Still electric dreaming

Last year’s test drive of a Nissan Leaf has properly got under my skin. I was amazed at how good the car was, and how it confirmed that electric power makes so much sense, so much of the time. Sure, if you’re clocking up tens of thousands of miles per year, then electric isn’t the answer yet. But most people I know don’t often travel more than 80 miles a day by car, and then electric really makes sense.

Nissan Leaf

I still like the Leaf

For instance, I do a lot of trips to the next village. It’s about five miles away. By the time I’ve got there, I bet the engine oil isn’t even up to temperature – especially as a lot of the journey there is downhill. Even trips to town are only 25 miles in total there and back. Easily within the scope of an electric car.

Now, much as I like them, I can’t afford to buy a Leaf. Not even the £10k one I spied on Ebay recently. They’re not cheap. So, what other options are there? The Volkswagen e-UP! is a car with many grammatical annoyances, but seems a good car. They’re still £20,000 new though, even with the government’s helpful £5000 plug-in grant.

Electric cars can be cheaper though. What about the wacky Renault Twizy? The problem is, the Twizy is utterly stupid. Yes, I found a one-year old one for a mere £5000 on Ebay, but it didn’t have any doors. Why on earth did Renault design a car with no doors?! Even if you do raid the options list for such fancy features, they don’t have windows, so don’t offer that much protection from the elements. In short, it’s a motorbike with none of the performance, manoeuvrability or style. And the idea of French electrics is pretty terrifying too.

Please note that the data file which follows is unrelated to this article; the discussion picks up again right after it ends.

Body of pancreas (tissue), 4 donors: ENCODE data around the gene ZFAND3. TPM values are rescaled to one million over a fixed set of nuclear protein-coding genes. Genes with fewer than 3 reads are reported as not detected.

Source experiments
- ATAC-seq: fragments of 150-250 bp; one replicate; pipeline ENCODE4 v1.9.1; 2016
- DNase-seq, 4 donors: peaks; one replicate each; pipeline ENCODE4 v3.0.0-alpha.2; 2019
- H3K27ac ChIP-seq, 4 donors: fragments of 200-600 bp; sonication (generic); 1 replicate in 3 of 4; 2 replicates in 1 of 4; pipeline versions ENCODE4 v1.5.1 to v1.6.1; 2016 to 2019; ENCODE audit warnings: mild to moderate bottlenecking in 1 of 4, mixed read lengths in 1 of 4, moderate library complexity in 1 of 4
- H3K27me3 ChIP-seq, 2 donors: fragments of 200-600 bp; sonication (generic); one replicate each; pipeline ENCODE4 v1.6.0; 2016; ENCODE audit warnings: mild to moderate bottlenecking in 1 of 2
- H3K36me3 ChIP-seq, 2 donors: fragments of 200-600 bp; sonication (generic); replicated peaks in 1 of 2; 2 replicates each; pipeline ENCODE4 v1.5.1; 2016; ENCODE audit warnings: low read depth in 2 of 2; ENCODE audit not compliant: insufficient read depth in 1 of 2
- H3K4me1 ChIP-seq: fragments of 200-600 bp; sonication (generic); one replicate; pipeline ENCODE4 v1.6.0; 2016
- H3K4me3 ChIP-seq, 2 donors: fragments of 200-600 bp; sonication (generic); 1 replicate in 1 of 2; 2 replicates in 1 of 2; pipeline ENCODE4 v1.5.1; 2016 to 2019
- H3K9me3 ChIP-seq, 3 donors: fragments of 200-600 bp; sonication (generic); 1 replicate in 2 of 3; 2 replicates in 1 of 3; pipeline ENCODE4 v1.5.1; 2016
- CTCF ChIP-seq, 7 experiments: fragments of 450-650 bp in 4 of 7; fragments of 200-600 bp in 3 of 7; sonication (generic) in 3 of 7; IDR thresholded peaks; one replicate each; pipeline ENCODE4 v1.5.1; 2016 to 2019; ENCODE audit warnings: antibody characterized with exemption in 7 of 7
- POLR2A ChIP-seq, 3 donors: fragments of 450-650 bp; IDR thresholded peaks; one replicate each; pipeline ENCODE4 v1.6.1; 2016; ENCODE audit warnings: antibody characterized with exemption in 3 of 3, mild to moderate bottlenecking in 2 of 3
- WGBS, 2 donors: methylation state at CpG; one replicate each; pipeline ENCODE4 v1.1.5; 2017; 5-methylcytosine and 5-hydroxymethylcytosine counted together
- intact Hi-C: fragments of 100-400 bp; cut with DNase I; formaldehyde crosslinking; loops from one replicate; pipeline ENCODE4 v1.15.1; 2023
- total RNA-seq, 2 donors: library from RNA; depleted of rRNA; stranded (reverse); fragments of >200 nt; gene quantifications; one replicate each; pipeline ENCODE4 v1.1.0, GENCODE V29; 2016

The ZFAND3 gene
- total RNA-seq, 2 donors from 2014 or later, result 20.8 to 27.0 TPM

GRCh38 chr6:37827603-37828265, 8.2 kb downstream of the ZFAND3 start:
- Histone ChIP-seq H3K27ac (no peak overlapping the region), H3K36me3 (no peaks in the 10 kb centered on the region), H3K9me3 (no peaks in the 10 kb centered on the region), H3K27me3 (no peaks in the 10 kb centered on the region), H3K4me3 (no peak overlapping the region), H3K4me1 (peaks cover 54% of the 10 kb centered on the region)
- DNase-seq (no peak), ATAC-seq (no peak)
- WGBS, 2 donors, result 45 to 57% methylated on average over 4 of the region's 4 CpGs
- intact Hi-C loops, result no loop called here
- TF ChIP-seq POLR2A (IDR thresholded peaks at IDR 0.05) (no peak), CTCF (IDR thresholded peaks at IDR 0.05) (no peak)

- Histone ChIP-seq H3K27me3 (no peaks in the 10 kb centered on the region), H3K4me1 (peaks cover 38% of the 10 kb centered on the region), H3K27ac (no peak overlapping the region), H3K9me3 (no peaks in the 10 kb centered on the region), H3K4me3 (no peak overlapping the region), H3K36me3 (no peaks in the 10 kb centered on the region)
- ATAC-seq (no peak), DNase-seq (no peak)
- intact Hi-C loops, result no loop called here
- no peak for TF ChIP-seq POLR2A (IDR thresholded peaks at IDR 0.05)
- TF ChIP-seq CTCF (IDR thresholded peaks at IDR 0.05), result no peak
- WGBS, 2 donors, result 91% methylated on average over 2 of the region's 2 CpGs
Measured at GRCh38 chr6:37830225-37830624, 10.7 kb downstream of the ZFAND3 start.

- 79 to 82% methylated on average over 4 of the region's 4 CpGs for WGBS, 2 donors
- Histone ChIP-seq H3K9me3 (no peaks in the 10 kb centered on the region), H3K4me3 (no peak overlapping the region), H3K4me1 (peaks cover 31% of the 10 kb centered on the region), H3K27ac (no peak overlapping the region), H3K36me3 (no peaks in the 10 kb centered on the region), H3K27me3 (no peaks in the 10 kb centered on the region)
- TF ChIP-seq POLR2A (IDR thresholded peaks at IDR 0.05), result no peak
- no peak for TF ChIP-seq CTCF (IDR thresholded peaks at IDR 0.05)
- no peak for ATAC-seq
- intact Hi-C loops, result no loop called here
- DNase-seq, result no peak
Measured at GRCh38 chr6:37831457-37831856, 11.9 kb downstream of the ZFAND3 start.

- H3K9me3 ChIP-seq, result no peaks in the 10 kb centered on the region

Renault Twizy. Pointless.

Ok then. So buying a new/nearly-new electric car clearly isn’t an option. The second-hand market isn’t too promising either, as mainstream manufacturers haven’t really taken the concept too seriously until very recently. Hybrids are a possibility. In theory, this are the best of both worlds. An electric motor for pottering around town, with a petrol engine for longer trips – and both units working together when you really want to get a shift on. I’ll admit, I’m intrigued about these and would dearly like to try one. Not sure I’d want to buy one just yet though, and the cheapest are still only just sub-£2000 for a 2000-build example.

Mind you, that’s still cheaper than my next option, which is to convert the 2CV. The little Citroen makes an ideal base for an electric car, as they’re so simple in the first place. There’s no cooling system, power assists or complicated drivetrain. You really can just remove the engine and bolt an electric motor in place. Job done.

Naturally, there are batteries and controllers to consider and so far I’m struggling to find a complete package of bits that comes in much less than £10,000. I have found many different electric 2CVs around the world as part of my research though, including this excitingly brisk one in Australia.

It really has got me thinking. I know it may seem like sacrilege for a petrolhead to like electric vehicles, but the truth is, most four-cylinder petrol engines are about as exciting to listen to as an electric motor. The Leaf proved that you can still have a car that’s entertaining to drive with electric power. A car is a car after all. Diesels don’t sound good, yet people are happy enough to buy them. In fact, the idea of an electric BX is rather appealing! It’d be a lot quieter than the clattering XUD diesel.

I will keep exploring this area though. Diesels are being squeezed to the point that they’re struggling to remain reliable these days – a far cry from the sheer, wondrous simplicity of the BX’s powerplant. Getting petrol engines to be cleaner is likely to take them down the same road. Burning oil is increasingly not as much fun. Perhaps electric power really can take over. Once we get around the small problem of generating electricity that is…


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